|October 14, 2002
Zimbabwe, Mozambique Set to Launch Joint Water Commission
Zimbabwe and Mozambique will soon establish a joint water commission to advise the two countries on conservation, development and use of shared water resources. The two countries are expected to sign the agreement in November after the Zimbabwean Government approved proposals to establish the commission. The commission would advise the governments of the two countries on use of shared water sources such as the Pungwe, Buzi and Save rivers.
A few years ago, the Zimbabwean Government rejected to establish such a commission because Mozambique had not yet ratified the SADC protocol on shared water systems, which was signed in 1995. Maputo has now ratified the protocol and the Government has approved a proposal by the Minister of Rural Resources and Water Development Cde Joyce Mujuru to sign the agreement.
The commission will consist of not more than three members from each country and will meet at least once a year. All decisions of the commission will be taken on the basis of consensus between the delegations. In the event the commission fails to reach consensus, the matter under discussion will be referred to the two governments for further negotiations.
In a separate development, the director of Mozambique's Zambezi Valley Planning Office, Sergio Vieira, has called for joint planning of the use of southern Africa's water resources to avoid any conflict between states over access to water.
Speaking at a meeting on the management of the water resources of the Zambezi, which began in Maputo on Monday, October 14, Vieira said "We must plan together how to use this resource to the benefit of our peoples, and ensure that it never becomes a source of tension and conflict between states". Vieira warned that current forecasts indicate that by 2020 several counties in southern Africa will face critical water shortages.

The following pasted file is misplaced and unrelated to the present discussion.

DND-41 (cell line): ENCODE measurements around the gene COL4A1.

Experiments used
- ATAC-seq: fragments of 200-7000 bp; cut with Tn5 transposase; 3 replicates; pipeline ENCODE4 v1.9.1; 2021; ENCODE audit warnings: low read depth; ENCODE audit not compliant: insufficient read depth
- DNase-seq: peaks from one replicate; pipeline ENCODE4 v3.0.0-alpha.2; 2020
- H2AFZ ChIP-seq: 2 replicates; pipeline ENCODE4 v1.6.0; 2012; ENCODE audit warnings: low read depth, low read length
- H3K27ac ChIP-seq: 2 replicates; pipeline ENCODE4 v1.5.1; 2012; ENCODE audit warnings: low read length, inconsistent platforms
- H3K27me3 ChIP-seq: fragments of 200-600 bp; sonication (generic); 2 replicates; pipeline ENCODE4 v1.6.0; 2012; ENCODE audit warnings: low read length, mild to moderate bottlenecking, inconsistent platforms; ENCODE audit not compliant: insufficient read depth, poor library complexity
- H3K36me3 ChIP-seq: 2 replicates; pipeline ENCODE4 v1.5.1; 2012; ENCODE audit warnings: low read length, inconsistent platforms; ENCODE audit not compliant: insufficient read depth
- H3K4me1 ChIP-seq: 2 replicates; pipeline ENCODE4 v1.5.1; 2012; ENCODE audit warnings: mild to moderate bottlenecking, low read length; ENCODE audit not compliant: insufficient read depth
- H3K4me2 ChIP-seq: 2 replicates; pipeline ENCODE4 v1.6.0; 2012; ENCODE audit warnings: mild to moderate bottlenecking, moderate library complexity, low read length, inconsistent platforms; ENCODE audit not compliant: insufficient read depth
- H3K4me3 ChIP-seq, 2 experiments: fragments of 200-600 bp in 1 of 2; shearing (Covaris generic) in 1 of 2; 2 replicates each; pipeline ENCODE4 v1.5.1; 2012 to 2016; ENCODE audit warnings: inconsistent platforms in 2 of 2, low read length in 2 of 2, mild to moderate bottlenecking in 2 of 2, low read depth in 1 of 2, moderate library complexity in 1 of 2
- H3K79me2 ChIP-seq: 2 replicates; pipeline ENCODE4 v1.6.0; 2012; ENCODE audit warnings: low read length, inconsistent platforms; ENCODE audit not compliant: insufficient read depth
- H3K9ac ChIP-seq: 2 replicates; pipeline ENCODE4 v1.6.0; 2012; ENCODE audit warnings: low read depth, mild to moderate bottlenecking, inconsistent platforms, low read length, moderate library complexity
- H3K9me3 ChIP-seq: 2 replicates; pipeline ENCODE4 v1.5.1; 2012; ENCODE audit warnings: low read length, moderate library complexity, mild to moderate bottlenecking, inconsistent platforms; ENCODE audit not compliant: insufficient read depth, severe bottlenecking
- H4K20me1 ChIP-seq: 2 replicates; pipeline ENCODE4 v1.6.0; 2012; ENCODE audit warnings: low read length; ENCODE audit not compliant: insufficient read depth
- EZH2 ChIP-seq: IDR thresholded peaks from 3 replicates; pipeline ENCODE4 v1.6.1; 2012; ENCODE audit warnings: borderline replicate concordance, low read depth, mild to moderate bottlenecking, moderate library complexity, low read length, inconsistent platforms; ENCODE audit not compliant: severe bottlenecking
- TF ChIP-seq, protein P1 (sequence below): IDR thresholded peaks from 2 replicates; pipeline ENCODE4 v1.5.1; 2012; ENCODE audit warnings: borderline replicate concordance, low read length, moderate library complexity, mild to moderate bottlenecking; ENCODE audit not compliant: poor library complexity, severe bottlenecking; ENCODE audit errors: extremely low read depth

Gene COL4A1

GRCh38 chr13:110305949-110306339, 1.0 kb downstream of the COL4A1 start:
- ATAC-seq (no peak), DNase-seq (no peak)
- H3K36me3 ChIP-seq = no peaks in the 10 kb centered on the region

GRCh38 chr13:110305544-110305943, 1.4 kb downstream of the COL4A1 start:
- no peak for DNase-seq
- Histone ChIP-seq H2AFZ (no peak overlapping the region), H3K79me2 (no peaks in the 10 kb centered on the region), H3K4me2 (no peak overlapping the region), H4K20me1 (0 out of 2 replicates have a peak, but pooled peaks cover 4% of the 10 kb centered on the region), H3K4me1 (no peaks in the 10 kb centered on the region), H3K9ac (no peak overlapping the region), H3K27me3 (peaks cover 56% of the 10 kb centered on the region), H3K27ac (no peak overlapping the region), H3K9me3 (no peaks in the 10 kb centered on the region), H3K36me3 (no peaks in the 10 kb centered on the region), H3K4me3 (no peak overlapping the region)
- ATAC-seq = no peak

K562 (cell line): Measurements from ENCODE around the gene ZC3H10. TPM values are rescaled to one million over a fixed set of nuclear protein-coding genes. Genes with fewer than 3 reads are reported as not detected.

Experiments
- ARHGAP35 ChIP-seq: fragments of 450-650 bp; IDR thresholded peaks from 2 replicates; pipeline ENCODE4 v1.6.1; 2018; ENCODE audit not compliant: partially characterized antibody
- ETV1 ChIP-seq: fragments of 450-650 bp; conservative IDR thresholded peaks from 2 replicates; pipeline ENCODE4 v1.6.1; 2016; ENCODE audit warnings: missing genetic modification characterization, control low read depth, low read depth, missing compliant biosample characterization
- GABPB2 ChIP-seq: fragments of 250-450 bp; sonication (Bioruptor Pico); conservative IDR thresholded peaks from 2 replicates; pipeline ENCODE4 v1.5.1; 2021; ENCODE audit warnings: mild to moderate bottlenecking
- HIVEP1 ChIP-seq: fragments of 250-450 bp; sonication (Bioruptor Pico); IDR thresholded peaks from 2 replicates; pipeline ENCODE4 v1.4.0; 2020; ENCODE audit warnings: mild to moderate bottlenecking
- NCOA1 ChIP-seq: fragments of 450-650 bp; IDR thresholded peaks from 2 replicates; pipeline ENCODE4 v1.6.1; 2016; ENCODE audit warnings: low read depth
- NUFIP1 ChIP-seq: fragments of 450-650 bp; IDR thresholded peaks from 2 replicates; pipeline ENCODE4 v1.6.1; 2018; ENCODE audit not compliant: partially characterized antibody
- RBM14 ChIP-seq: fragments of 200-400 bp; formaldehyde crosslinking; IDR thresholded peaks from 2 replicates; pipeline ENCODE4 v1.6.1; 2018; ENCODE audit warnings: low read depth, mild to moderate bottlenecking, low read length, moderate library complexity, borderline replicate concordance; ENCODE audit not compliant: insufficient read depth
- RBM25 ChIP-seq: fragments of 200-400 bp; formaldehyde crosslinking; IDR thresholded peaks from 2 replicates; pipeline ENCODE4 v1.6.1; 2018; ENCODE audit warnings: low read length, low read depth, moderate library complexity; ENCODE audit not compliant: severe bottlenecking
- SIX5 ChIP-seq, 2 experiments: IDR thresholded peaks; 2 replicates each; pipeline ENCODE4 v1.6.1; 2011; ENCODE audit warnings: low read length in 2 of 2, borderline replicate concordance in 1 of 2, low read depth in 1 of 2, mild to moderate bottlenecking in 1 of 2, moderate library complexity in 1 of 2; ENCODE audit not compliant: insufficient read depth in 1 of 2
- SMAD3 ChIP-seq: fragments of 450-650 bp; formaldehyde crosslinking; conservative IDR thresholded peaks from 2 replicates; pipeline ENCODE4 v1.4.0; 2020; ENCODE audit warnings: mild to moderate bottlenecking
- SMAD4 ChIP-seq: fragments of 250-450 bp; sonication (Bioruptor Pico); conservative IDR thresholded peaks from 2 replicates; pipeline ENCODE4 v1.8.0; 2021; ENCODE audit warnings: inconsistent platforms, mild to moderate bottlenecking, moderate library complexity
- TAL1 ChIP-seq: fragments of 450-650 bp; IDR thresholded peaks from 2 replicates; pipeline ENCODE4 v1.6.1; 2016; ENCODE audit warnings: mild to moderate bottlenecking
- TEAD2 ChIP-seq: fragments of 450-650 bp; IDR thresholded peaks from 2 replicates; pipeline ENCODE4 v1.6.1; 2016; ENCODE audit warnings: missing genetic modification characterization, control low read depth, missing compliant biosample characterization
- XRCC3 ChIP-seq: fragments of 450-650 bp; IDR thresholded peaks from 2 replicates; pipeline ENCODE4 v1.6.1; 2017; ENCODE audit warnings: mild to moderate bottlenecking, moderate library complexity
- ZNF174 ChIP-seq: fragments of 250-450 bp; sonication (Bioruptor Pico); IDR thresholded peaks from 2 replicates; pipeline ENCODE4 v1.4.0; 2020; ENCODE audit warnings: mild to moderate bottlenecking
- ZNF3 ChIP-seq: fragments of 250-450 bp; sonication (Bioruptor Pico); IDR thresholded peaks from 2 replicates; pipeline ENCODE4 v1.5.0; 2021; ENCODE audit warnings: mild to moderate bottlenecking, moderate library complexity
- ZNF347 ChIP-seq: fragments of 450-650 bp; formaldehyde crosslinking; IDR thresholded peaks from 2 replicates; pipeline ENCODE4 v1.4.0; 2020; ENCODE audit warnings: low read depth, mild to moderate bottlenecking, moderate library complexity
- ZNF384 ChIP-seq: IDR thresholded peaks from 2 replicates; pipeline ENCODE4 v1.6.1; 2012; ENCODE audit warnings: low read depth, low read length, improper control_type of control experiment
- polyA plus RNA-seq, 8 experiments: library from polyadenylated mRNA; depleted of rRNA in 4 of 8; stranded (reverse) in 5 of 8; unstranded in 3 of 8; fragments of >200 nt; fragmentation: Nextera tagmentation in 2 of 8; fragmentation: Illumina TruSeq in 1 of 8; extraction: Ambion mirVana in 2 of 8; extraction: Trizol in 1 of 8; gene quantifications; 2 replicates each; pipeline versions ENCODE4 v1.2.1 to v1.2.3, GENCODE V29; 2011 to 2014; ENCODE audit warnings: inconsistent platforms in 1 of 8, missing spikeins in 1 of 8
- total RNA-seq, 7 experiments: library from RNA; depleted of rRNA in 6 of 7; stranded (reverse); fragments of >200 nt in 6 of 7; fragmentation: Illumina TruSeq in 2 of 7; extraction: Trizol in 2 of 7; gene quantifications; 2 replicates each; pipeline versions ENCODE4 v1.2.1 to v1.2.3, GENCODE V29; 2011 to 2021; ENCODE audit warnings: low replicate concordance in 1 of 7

The Zambezi valley contains the largest reserves of fresh water in the region, particularly since Lake Niassa is considered as forming part of the Zambezi basin. The Zambezi basin can also be the source of the major reserve of clean, renewable and sustainable energy in the region, Vieira added. He believed that water and hydropower could become uniting rather than dividing factors. Noting that the European Union was originally built on the common interest of western European countries in coal and steel, he suggested that the key cornerstones for SADC (Southern African Development Community) would be water and energy. Vieira also stressed the potential agricultural riches of the Zambezi valley. He said that southern Africa currently imports about 300 million US dollars worth of rice every year - yet the Zambezi Valley would be able to meet in full the region's rice requirements.
It also possessed excellent conditions for sugar, and could export sugar to Europe and the Middle East - once the European governments had decided to stop subsidising European beet sugar. In Mozambique, the Zambezi Valley occupies an area of 225,000 square kilometres, or 27.7 per cent of the country's total surface area. It is home to 3.755 million people, or about 25 per cent of the Mozambican population. Vieira noted that, despite the natural resources of the Zambezi Valley, this area has an extremely low human development index. In other words, the area is potentially rich, but the people living in it are extremely poor. This meeting follows discussions that began in April, seeking an agreement between all the countries of the Zambezi basin to set up a Management Commission for the Zambezi Water Resources (ZAMCOM). Mozambique is involved in similar negotiations concerning management commissions for other shared river basins, notably the Limpopo. (THE HERALD, AIM)